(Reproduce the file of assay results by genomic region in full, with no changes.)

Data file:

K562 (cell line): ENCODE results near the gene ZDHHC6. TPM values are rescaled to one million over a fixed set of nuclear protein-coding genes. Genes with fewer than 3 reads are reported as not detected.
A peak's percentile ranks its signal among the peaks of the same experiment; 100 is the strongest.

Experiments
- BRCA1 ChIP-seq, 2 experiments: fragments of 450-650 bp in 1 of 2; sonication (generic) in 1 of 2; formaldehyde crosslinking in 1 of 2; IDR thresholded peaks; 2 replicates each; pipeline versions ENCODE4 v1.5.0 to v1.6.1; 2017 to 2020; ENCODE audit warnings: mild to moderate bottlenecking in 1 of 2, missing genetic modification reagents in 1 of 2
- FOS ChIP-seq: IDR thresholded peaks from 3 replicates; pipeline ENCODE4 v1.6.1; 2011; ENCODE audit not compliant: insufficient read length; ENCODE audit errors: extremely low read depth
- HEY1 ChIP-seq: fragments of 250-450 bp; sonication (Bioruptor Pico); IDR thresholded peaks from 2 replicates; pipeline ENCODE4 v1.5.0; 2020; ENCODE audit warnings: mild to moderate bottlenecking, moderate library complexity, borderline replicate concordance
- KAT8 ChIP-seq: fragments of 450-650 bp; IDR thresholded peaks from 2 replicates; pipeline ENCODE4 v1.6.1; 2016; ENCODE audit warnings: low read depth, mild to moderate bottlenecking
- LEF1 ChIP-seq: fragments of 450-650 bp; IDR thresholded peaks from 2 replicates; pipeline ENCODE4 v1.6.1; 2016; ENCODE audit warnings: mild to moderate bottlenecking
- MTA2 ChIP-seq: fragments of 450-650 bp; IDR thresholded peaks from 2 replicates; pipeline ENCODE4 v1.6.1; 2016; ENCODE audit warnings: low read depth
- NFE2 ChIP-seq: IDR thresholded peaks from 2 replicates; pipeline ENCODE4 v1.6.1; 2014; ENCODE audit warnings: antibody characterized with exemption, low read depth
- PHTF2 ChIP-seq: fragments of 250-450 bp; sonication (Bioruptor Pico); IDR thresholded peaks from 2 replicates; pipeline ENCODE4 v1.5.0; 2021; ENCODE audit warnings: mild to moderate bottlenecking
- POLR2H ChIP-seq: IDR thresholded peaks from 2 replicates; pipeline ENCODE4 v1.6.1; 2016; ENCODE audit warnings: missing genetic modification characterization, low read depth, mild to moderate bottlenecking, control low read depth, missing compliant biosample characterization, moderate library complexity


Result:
K562 (cell line): ENCODE results near the gene ZDHHC6. TPM values are rescaled to one million over a fixed set of nuclear protein-coding genes. Genes with fewer than 3 reads are reported as not detected.
A peak's percentile ranks its signal among the peaks of the same experiment; 100 is the strongest.

Experiments
- BRCA1 ChIP-seq, 2 experiments: fragments of 450-650 bp in 1 of 2; sonication (generic) in 1 of 2; formaldehyde crosslinking in 1 of 2; IDR thresholded peaks; 2 replicates each; pipeline versions ENCODE4 v1.5.0 to v1.6.1; 2017 to 2020; ENCODE audit warnings: mild to moderate bottlenecking in 1 of 2, missing genetic modification reagents in 1 of 2
- FOS ChIP-seq: IDR thresholded peaks from 3 replicates; pipeline ENCODE4 v1.6.1; 2011; ENCODE audit not compliant: insufficient read length; ENCODE audit errors: extremely low read depth
- HEY1 ChIP-seq: fragments of 250-450 bp; sonication (Bioruptor Pico); IDR thresholded peaks from 2 replicates; pipeline ENCODE4 v1.5.0; 2020; ENCODE audit warnings: mild to moderate bottlenecking, moderate library complexity, borderline replicate concordance
- KAT8 ChIP-seq: fragments of 450-650 bp; IDR thresholded peaks from 2 replicates; pipeline ENCODE4 v1.6.1; 2016; ENCODE audit warnings: low read depth, mild to moderate bottlenecking
- LEF1 ChIP-seq: fragments of 450-650 bp; IDR thresholded peaks from 2 replicates; pipeline ENCODE4 v1.6.1; 2016; ENCODE audit warnings: mild to moderate bottlenecking
- MTA2 ChIP-seq: fragments of 450-650 bp; IDR thresholded peaks from 2 replicates; pipeline ENCODE4 v1.6.1; 2016; ENCODE audit warnings: low read depth
- NFE2 ChIP-seq: IDR thresholded peaks from 2 replicates; pipeline ENCODE4 v1.6.1; 2014; ENCODE audit warnings: antibody characterized with exemption, low read depth
- PHTF2 ChIP-seq: fragments of 250-450 bp; sonication (Bioruptor Pico); IDR thresholded peaks from 2 replicates; pipeline ENCODE4 v1.5.0; 2021; ENCODE audit warnings: mild to moderate bottlenecking
- POLR2H ChIP-seq: IDR thresholded peaks from 2 replicates; pipeline ENCODE4 v1.6.1; 2016; ENCODE audit warnings: missing genetic modification characterization, low read depth, mild to moderate bottlenecking, control low read depth, missing compliant biosample characterization, moderate library complexity